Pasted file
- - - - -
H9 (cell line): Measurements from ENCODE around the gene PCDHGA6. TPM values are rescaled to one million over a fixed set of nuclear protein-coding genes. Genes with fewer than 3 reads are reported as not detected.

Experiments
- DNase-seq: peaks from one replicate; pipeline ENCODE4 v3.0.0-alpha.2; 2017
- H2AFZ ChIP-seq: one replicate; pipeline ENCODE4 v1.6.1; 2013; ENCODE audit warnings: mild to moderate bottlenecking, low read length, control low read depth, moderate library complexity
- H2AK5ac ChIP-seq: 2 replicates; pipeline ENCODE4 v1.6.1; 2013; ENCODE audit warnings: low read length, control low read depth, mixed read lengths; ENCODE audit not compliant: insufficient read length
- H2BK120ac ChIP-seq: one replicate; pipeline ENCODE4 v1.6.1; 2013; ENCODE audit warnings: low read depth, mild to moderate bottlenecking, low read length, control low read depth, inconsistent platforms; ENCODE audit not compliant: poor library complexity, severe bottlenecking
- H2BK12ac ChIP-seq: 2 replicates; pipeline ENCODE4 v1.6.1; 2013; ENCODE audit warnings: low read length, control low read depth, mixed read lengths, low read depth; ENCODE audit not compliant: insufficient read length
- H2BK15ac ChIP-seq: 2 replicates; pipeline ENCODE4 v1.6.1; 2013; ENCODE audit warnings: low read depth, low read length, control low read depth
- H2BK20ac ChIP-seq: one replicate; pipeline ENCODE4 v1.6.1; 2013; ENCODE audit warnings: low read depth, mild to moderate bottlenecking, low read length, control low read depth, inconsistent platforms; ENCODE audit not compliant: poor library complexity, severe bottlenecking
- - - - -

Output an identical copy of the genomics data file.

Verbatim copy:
H9 (cell line): Measurements from ENCODE around the gene PCDHGA6. TPM values are rescaled to one million over a fixed set of nuclear protein-coding genes. Genes with fewer than 3 reads are reported as not detected.

Experiments
- DNase-seq: peaks from one replicate; pipeline ENCODE4 v3.0.0-alpha.2; 2017
- H2AFZ ChIP-seq: one replicate; pipeline ENCODE4 v1.6.1; 2013; ENCODE audit warnings: mild to moderate bottlenecking, low read length, control low read depth, moderate library complexity
- H2AK5ac ChIP-seq: 2 replicates; pipeline ENCODE4 v1.6.1; 2013; ENCODE audit warnings: low read length, control low read depth, mixed read lengths; ENCODE audit not compliant: insufficient read length
- H2BK120ac ChIP-seq: one replicate; pipeline ENCODE4 v1.6.1; 2013; ENCODE audit warnings: low read depth, mild to moderate bottlenecking, low read length, control low read depth, inconsistent platforms; ENCODE audit not compliant: poor library complexity, severe bottlenecking
- H2BK12ac ChIP-seq: 2 replicates; pipeline ENCODE4 v1.6.1; 2013; ENCODE audit warnings: low read length, control low read depth, mixed read lengths, low read depth; ENCODE audit not compliant: insufficient read length
- H2BK15ac ChIP-seq: 2 replicates; pipeline ENCODE4 v1.6.1; 2013; ENCODE audit warnings: low read depth, low read length, control low read depth
- H2BK20ac ChIP-seq: one replicate; pipeline ENCODE4 v1.6.1; 2013; ENCODE audit warnings: low read depth, mild to moderate bottlenecking, low read length, control low read depth, inconsistent platforms; ENCODE audit not compliant: poor library complexity, severe bottlenecking